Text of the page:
My favorite article in the latest RUSQ is “What they Didn’t Tell Me (or what I didn’t hear) in Library School: Perspectives from New Library Instruction Professionals.” In the article, three new librarians reflect on what they have learned in the field of library instruction outside of library school. Julie VanHoose writes, “What they didn’t tell me in library school is that students don’t care about learning to use the library.”  Bridget Farrell writes, “What they didn’t tell me in library school is that sitting down with the faculty and administration is a vital step in the process of preparing for information literacy sessions.” And, Emily Rae Aldridge writes, “What they didn’t tell me in library school is that my colleagues would be my biggest asset.” I couldn’t agree with these personal reflections more. This article made me think about what they didn’t tell me in library school about library instruction.

They didn’t tell me in library school that working on the reference desk is library instruction. In library school, they teach you about library instruction and information literacy, and they teach you about reference resources and services. I was reminded of this last week during a particularly busy chat reference session. A patron asked me for our book request form. I sent the patron a direct link to the form. The patron chimed back with a “thank you,” and asked me how to get back to the link in the future. In my rush, I had forgotten to teach the patron how find the form on her own. Good thing this patron kept me in line!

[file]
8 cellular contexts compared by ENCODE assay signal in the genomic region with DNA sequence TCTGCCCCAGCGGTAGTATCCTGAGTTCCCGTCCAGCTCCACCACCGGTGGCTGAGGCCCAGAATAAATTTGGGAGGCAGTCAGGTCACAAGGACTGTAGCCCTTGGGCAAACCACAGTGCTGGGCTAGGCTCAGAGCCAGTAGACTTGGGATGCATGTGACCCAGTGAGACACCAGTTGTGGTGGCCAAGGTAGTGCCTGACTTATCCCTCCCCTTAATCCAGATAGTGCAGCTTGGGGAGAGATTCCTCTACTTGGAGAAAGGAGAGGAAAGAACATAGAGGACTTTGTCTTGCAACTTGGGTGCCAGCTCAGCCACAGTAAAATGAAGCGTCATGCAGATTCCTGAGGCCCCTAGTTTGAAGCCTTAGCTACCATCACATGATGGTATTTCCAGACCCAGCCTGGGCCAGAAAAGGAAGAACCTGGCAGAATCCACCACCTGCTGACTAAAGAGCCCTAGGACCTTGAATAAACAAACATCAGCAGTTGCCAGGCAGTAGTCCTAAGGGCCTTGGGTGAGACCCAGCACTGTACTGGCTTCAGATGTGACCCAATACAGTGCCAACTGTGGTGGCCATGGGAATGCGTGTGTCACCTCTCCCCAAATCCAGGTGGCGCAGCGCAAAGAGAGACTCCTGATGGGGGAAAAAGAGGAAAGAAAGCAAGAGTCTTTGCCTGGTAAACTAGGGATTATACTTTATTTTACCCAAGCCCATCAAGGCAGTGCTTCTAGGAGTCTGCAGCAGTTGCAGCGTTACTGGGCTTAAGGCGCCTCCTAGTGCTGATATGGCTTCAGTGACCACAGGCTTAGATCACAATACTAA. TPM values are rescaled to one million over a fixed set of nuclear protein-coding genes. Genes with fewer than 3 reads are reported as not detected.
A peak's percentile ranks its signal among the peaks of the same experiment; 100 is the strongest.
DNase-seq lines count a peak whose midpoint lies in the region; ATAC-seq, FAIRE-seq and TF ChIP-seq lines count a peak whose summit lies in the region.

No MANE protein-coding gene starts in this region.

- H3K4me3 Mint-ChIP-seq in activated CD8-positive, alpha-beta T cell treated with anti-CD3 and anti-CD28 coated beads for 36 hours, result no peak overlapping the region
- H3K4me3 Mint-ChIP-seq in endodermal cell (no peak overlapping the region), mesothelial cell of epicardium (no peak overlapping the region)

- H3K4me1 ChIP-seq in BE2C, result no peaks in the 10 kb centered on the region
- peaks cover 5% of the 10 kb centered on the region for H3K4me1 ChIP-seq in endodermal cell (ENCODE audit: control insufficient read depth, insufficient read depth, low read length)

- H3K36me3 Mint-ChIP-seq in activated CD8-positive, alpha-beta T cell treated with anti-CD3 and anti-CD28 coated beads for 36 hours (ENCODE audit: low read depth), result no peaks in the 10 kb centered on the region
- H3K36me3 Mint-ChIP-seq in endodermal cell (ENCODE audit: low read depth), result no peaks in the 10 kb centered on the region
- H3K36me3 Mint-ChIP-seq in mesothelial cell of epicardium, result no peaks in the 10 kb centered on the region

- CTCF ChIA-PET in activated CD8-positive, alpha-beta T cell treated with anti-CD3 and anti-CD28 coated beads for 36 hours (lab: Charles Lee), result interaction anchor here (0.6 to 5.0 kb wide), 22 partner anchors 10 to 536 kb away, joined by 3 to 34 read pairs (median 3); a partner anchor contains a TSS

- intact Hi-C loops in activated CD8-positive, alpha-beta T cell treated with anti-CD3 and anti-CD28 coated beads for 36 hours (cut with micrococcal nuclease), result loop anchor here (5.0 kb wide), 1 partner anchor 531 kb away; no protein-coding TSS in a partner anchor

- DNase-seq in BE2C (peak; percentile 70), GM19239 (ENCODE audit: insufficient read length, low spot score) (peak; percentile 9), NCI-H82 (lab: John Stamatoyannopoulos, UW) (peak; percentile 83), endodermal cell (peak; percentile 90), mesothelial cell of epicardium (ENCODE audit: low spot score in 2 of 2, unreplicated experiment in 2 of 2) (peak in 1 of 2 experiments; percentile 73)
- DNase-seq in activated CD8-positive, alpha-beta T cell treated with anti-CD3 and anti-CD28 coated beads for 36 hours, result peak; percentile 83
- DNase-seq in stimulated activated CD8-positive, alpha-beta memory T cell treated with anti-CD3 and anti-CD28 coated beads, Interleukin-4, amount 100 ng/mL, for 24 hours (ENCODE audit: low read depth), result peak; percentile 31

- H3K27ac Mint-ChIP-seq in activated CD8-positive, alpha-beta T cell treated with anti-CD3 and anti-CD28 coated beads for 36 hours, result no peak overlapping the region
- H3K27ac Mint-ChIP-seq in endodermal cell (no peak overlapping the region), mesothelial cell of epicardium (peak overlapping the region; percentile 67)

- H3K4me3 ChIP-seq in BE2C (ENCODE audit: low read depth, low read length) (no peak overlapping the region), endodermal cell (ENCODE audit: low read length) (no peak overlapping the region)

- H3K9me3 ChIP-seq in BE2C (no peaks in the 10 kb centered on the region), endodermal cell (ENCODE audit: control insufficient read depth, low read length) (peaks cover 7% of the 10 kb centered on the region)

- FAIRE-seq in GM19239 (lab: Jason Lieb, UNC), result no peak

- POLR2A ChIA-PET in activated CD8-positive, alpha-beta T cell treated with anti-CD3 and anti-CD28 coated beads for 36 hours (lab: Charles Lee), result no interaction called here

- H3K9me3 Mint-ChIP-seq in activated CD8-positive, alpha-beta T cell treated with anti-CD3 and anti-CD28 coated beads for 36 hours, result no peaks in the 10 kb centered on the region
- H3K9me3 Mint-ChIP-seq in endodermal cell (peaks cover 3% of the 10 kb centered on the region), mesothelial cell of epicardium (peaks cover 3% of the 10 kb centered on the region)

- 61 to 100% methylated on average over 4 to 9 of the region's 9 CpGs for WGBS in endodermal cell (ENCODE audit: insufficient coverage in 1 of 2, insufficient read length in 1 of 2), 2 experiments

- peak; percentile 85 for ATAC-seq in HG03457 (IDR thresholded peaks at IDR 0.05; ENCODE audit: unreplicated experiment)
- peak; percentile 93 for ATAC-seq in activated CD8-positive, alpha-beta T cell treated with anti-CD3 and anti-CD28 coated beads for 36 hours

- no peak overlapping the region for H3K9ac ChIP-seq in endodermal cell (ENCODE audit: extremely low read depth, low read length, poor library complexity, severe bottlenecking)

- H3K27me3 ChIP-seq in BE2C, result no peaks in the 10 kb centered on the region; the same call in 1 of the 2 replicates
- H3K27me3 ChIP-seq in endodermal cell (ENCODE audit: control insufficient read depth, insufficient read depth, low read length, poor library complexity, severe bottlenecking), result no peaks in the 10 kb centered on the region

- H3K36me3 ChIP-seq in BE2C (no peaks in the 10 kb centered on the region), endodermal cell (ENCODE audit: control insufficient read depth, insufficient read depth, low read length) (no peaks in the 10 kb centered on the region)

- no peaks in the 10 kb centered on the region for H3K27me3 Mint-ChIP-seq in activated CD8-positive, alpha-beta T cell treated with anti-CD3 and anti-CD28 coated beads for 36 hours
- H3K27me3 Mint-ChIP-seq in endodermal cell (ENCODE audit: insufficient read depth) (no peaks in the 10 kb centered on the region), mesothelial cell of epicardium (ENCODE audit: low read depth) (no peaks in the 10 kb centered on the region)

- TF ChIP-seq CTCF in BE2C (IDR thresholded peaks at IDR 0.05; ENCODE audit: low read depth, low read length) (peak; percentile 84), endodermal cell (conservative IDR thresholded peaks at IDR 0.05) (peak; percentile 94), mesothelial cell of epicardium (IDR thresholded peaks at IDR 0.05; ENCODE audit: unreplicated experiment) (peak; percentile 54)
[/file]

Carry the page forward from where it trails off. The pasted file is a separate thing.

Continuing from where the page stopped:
At the reference desk, we encounter a lot of patrons who have never looked up a book in our catalog before, never read a call number before, or are baffled by which database to start looking for the information they need. This is library instruction at the point of need. Moments like this are when the patrons we help are going to learn and retain the best, because they need the information we’re giving them. Library instruction in the classroom, as I encounter it, is not often at the point of need. The paper or project we’re talking about in the class might not be due for another week or two, sometimes longer. At the reference desk, a student comes searching for books and articles she needs right away. She needs to do research for paper, and the paper is no longer something far off on her calendar. I have her attention, and she wants to know how to find information on her topic.